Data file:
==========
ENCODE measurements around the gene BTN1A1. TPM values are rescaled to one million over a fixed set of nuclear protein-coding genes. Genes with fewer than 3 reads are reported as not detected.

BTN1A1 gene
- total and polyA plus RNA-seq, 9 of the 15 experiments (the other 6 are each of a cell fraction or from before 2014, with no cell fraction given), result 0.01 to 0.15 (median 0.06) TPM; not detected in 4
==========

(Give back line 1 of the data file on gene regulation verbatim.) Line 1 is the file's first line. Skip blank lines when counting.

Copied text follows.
ENCODE measurements around the gene BTN1A1. TPM values are rescaled to one million over a fixed set of nuclear protein-coding genes. Genes with fewer than 3 reads are reported as not detected.